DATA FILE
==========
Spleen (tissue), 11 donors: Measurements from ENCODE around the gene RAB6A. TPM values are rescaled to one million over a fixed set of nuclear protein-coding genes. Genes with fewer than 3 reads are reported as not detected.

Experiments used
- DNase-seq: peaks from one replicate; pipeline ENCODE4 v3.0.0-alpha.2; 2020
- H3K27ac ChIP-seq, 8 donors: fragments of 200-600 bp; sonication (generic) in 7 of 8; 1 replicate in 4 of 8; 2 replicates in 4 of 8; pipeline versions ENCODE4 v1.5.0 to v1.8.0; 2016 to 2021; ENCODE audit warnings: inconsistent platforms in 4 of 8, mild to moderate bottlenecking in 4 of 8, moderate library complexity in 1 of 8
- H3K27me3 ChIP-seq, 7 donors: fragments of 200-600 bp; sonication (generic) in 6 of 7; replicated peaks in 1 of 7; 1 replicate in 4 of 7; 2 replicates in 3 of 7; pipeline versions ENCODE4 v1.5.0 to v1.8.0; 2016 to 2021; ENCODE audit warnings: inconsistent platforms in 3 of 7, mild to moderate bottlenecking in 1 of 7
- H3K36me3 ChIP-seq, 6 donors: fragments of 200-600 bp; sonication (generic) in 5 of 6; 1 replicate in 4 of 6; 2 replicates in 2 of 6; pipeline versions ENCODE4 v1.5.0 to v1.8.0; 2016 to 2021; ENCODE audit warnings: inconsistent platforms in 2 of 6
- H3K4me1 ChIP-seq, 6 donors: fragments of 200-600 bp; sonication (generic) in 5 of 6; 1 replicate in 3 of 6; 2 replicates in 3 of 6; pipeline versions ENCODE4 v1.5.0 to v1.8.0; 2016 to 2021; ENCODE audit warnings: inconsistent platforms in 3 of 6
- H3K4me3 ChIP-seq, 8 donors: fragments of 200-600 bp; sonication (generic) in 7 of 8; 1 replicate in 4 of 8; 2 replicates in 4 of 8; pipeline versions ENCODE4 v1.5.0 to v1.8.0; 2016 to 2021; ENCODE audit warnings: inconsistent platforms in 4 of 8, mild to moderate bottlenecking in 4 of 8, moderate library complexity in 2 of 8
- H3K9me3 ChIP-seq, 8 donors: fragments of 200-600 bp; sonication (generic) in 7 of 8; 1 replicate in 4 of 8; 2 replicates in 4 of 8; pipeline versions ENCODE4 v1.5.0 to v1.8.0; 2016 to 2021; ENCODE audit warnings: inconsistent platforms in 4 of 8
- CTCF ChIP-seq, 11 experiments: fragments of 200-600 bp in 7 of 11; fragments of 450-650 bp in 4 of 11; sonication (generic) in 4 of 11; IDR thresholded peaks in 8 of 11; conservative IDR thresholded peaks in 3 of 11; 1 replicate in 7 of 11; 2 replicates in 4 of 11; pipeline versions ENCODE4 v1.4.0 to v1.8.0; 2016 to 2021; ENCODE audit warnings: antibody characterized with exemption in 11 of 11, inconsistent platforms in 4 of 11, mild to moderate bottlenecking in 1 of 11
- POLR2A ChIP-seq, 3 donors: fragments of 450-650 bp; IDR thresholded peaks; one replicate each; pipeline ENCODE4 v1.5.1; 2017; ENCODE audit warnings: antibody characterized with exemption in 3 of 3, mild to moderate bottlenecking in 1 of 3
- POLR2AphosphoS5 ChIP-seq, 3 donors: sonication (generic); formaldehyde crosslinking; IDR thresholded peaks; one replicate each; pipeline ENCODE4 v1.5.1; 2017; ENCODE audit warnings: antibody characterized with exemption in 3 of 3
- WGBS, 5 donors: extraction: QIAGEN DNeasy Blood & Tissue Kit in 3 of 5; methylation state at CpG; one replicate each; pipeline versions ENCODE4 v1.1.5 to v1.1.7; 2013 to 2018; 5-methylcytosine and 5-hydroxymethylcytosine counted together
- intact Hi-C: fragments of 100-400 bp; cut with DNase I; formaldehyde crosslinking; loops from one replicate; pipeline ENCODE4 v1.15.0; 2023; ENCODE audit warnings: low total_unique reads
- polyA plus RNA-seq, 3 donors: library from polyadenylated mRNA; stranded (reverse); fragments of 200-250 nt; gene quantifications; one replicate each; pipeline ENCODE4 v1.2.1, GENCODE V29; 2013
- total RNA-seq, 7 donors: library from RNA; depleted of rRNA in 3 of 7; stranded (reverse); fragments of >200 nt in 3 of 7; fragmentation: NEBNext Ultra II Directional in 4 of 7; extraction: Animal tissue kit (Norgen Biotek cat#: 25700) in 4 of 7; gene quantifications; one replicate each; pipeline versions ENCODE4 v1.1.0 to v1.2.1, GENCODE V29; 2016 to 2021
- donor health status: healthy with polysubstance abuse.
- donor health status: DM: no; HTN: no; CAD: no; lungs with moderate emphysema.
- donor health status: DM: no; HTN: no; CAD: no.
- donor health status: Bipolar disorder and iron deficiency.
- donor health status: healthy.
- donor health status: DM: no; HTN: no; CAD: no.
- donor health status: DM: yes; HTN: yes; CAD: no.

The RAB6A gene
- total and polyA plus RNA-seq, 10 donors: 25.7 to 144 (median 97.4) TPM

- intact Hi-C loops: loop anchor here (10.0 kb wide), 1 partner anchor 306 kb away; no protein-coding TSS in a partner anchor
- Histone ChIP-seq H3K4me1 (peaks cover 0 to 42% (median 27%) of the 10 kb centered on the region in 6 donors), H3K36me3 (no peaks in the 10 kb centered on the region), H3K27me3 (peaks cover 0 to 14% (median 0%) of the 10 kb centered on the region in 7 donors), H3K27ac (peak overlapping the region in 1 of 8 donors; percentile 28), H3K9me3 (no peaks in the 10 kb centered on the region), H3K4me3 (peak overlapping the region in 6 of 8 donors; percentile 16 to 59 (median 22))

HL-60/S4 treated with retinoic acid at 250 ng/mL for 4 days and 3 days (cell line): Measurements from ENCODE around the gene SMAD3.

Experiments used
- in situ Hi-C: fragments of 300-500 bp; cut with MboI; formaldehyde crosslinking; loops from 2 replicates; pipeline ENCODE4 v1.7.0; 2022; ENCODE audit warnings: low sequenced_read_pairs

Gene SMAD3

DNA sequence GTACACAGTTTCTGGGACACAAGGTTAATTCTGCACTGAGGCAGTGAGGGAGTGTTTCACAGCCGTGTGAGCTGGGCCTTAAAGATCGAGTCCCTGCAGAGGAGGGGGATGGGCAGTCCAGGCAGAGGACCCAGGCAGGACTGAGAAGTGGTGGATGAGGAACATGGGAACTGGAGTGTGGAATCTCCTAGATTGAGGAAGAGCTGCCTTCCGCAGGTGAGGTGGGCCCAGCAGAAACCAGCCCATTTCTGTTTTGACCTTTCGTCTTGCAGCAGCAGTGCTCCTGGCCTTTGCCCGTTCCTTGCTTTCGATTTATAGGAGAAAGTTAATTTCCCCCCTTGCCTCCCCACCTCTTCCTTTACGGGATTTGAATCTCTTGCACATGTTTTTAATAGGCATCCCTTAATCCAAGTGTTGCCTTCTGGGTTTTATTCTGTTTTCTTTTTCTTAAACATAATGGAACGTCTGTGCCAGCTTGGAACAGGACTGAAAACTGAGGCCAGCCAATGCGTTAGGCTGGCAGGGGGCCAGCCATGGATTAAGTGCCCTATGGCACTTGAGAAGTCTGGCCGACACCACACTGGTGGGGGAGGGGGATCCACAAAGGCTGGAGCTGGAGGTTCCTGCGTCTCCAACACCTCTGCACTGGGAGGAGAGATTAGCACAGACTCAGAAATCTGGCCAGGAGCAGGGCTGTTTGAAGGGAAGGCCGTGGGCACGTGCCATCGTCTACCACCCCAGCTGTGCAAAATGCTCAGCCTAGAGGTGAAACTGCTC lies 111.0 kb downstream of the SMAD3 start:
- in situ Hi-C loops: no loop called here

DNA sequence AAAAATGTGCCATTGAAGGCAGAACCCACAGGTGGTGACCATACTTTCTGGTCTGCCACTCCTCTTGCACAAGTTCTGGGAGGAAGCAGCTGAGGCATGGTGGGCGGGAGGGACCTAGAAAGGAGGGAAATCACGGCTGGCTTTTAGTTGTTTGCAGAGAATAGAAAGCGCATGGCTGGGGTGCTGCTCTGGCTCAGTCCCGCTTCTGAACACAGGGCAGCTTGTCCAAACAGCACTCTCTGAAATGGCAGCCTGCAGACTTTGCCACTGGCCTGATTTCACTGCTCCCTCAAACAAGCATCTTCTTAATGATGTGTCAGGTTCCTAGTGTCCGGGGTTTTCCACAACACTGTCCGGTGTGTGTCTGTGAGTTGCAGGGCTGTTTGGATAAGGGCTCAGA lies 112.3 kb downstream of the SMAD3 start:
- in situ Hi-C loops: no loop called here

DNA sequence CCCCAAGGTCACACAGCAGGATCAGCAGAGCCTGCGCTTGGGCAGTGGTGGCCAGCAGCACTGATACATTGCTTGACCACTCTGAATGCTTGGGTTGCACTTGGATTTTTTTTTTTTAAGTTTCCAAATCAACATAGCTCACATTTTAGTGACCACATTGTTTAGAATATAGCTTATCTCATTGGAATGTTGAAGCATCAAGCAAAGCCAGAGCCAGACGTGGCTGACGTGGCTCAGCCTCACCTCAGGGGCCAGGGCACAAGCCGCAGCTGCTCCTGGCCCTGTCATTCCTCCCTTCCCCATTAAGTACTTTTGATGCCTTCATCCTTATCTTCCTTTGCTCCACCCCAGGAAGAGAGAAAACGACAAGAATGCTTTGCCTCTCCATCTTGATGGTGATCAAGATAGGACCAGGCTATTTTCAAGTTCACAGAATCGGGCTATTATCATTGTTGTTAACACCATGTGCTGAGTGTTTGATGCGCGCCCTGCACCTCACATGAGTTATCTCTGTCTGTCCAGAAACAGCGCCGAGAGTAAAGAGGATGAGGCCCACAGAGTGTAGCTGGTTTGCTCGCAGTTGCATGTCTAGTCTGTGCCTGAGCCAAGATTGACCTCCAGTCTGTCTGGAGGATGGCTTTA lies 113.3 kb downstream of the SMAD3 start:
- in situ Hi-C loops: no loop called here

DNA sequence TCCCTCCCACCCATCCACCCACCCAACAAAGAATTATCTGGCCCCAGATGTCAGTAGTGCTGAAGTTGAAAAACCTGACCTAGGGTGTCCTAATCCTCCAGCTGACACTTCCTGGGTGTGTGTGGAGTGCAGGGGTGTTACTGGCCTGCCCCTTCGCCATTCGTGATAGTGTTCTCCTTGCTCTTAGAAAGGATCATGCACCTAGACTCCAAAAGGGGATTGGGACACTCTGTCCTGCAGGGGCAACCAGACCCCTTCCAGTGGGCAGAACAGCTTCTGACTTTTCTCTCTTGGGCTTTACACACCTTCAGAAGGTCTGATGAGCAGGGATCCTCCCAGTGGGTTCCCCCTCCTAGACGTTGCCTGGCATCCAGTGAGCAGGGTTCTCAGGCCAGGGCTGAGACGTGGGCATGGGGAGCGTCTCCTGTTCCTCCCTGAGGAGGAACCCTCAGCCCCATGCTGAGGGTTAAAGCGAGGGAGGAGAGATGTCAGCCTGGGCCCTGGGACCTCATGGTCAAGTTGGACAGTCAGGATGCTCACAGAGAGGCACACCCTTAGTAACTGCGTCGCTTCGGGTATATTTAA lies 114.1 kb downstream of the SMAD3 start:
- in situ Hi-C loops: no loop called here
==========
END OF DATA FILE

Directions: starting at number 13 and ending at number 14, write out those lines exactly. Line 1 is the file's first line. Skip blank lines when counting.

- WGBS, 5 donors: extraction: QIAGEN DNeasy Blood & Tissue Kit in 3 of 5; methylation state at CpG; one replicate each; pipeline versions ENCODE4 v1.1.5 to v1.1.7; 2013 to 2018; 5-methylcytosine and 5-hydroxymethylcytosine counted together
- intact Hi-C: fragments of 100-400 bp; cut with DNase I; formaldehyde crosslinking; loops from one replicate; pipeline ENCODE4 v1.15.0; 2023; ENCODE audit warnings: low total_unique reads